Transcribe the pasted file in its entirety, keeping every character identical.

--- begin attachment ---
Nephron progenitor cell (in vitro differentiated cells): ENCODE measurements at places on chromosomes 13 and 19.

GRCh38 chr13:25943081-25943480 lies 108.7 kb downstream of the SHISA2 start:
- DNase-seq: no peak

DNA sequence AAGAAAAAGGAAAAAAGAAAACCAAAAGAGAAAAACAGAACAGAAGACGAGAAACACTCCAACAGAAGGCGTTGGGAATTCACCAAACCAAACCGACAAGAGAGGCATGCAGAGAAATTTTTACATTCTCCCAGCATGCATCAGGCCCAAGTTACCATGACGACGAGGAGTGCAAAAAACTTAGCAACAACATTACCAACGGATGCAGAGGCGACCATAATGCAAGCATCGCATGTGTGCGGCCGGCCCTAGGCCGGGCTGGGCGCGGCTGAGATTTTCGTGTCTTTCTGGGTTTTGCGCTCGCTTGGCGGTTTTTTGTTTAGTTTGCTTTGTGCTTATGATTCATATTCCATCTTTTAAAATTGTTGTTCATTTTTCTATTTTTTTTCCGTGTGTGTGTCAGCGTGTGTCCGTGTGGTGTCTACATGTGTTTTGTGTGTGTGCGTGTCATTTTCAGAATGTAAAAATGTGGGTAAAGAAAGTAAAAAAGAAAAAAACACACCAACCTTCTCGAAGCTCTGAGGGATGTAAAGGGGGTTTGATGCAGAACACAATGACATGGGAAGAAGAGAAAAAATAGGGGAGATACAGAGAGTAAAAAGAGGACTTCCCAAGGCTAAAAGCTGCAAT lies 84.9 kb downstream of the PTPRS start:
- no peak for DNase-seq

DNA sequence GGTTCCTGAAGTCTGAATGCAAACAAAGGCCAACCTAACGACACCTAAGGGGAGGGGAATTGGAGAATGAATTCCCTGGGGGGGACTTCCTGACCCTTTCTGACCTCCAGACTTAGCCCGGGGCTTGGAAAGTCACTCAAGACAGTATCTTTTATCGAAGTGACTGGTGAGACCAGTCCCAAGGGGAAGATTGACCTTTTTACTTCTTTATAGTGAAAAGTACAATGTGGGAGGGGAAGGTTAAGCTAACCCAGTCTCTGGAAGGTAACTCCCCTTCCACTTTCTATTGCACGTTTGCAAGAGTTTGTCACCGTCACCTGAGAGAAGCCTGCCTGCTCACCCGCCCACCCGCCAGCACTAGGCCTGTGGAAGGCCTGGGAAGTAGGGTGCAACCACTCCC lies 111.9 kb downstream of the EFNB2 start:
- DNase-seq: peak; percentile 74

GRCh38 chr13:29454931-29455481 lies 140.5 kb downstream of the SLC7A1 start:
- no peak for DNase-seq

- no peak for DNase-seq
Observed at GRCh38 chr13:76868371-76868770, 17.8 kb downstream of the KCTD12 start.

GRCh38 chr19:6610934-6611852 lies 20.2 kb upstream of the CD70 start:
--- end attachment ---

Nephron progenitor cell (in vitro differentiated cells): ENCODE measurements at places on chromosomes 13 and 19.

GRCh38 chr13:25943081-25943480 lies 108.7 kb downstream of the SHISA2 start:
- DNase-seq: no peak

DNA sequence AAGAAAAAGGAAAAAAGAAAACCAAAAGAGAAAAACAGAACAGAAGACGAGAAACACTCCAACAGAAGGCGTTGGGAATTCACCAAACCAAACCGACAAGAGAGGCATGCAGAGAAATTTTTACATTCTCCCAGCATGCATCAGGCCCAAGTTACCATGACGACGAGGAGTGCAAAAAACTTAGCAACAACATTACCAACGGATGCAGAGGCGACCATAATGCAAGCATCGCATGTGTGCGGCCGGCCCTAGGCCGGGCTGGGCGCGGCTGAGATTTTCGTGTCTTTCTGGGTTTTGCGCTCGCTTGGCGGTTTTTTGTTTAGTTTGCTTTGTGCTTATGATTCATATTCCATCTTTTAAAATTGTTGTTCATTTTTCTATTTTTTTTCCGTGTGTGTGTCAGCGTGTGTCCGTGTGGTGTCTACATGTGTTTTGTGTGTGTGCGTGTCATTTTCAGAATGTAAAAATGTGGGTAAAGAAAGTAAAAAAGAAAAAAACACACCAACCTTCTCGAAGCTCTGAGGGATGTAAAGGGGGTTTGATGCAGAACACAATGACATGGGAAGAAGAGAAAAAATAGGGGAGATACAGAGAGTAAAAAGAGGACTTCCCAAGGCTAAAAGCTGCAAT lies 84.9 kb downstream of the PTPRS start:
- no peak for DNase-seq

DNA sequence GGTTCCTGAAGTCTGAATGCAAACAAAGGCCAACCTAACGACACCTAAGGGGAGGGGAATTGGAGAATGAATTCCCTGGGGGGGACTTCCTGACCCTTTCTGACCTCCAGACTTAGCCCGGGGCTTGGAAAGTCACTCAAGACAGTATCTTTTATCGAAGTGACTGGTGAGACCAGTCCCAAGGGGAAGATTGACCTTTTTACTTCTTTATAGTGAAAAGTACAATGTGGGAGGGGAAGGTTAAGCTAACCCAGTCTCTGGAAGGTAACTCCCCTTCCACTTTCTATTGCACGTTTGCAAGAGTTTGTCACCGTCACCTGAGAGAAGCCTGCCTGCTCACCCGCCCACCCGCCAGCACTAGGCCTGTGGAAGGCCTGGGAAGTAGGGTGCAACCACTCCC lies 111.9 kb downstream of the EFNB2 start:
- DNase-seq: peak; percentile 74

GRCh38 chr13:29454931-29455481 lies 140.5 kb downstream of the SLC7A1 start:
- no peak for DNase-seq

- no peak for DNase-seq
Observed at GRCh38 chr13:76868371-76868770, 17.8 kb downstream of the KCTD12 start.

GRCh38 chr19:6610934-6611852 lies 20.2 kb upstream of the CD70 start: